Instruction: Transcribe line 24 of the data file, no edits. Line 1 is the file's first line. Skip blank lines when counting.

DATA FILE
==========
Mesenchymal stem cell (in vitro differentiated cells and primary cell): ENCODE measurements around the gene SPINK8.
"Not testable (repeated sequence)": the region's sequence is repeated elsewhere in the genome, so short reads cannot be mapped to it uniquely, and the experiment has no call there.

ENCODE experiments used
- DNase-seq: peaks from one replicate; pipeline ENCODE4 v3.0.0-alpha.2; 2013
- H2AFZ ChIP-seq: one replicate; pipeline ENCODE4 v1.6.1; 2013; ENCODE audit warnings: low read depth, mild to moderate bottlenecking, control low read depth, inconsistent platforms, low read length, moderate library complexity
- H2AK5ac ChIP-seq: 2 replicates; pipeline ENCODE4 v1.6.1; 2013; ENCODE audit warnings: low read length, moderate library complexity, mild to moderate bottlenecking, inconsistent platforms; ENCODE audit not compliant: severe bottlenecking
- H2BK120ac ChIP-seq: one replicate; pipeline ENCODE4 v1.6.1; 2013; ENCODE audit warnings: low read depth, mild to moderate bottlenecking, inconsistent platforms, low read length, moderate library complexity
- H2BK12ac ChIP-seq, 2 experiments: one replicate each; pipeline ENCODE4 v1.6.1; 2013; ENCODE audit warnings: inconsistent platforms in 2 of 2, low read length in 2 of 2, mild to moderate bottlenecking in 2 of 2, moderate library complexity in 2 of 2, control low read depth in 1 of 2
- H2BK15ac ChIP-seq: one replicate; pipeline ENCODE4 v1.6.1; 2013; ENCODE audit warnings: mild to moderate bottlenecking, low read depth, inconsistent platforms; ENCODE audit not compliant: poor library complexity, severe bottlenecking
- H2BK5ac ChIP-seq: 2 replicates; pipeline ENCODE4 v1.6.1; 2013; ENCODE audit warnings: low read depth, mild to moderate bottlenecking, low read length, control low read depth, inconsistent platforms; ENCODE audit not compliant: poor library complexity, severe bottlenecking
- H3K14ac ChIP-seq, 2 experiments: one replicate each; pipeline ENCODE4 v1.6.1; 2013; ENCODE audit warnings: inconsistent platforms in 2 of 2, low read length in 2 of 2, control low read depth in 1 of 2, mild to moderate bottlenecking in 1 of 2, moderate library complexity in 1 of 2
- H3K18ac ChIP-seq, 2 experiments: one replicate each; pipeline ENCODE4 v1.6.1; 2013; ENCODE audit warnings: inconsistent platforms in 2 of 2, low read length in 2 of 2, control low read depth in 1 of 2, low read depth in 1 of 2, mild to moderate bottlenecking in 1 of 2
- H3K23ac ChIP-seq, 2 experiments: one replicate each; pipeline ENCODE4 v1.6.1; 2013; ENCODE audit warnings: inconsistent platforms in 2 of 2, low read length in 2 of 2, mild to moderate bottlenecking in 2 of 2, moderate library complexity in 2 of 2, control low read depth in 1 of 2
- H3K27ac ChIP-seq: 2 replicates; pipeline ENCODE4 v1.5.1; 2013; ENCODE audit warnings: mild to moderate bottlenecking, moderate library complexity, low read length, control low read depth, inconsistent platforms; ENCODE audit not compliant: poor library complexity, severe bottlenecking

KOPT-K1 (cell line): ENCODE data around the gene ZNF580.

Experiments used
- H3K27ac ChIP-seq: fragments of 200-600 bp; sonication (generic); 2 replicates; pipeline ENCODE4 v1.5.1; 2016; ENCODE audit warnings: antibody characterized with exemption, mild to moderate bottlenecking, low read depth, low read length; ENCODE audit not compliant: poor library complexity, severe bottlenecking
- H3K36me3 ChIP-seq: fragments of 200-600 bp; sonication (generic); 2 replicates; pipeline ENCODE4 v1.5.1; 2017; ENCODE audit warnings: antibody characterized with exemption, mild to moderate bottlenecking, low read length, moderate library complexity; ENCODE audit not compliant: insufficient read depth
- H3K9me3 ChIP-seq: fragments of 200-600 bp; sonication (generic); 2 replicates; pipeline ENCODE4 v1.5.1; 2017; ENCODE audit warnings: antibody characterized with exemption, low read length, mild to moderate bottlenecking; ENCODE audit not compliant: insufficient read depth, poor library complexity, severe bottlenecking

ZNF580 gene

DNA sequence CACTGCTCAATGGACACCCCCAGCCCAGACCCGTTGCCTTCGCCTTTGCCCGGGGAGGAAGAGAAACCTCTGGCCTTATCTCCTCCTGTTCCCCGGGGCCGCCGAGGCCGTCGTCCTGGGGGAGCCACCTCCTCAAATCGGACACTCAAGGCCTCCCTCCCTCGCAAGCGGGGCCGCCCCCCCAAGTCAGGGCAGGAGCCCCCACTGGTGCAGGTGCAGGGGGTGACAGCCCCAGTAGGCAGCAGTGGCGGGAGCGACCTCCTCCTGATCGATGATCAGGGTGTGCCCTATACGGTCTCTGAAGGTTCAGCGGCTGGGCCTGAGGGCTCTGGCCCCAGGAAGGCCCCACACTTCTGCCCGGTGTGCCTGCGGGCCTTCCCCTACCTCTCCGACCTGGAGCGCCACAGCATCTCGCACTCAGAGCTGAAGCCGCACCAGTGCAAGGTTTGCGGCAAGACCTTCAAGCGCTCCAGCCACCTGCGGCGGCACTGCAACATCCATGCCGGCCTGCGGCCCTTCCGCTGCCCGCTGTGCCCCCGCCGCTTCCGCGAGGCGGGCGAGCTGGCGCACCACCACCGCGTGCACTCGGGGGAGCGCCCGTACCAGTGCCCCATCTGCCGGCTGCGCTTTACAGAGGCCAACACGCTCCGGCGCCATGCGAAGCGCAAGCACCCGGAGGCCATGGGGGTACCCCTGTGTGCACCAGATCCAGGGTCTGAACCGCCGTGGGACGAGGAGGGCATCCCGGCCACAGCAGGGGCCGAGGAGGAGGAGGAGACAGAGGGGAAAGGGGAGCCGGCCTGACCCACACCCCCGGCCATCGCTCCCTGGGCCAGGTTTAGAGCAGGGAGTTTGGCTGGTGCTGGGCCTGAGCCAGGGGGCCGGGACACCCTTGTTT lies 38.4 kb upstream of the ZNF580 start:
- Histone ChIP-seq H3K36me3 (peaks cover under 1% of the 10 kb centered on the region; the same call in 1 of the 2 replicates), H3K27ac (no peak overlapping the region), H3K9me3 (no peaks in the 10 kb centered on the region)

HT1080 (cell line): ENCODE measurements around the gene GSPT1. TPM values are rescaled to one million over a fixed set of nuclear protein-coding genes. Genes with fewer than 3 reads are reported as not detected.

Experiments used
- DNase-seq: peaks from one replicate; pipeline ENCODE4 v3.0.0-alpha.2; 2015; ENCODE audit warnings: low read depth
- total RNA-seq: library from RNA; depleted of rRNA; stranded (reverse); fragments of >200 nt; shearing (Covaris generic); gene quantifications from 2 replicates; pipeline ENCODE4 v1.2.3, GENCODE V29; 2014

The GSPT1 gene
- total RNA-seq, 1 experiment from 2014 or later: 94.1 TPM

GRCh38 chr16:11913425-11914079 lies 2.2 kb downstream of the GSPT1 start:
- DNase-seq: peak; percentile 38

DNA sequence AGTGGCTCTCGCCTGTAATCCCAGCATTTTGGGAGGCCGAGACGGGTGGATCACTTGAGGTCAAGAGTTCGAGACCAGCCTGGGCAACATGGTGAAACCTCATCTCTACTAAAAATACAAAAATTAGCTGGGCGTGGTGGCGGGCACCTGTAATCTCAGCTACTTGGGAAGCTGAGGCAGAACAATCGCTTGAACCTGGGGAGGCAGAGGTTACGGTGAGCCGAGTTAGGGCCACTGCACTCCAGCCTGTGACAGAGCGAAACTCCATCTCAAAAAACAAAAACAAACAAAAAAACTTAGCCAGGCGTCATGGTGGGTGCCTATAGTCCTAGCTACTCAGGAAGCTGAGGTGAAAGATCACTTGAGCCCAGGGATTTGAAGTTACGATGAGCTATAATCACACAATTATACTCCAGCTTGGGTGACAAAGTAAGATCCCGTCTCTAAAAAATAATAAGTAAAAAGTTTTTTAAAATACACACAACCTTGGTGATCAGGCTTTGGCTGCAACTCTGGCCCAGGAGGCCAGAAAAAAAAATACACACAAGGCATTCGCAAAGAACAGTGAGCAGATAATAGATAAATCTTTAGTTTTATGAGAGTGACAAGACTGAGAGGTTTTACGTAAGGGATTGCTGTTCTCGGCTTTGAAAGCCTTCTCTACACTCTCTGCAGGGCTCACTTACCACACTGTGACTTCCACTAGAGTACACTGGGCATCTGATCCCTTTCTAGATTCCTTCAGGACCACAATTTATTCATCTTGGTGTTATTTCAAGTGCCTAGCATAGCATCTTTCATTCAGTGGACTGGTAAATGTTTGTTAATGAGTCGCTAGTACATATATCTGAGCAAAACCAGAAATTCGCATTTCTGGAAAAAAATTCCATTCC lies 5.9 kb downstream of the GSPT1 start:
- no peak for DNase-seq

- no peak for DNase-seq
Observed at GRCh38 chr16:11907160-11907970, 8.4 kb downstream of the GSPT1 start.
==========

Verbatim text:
Experiments used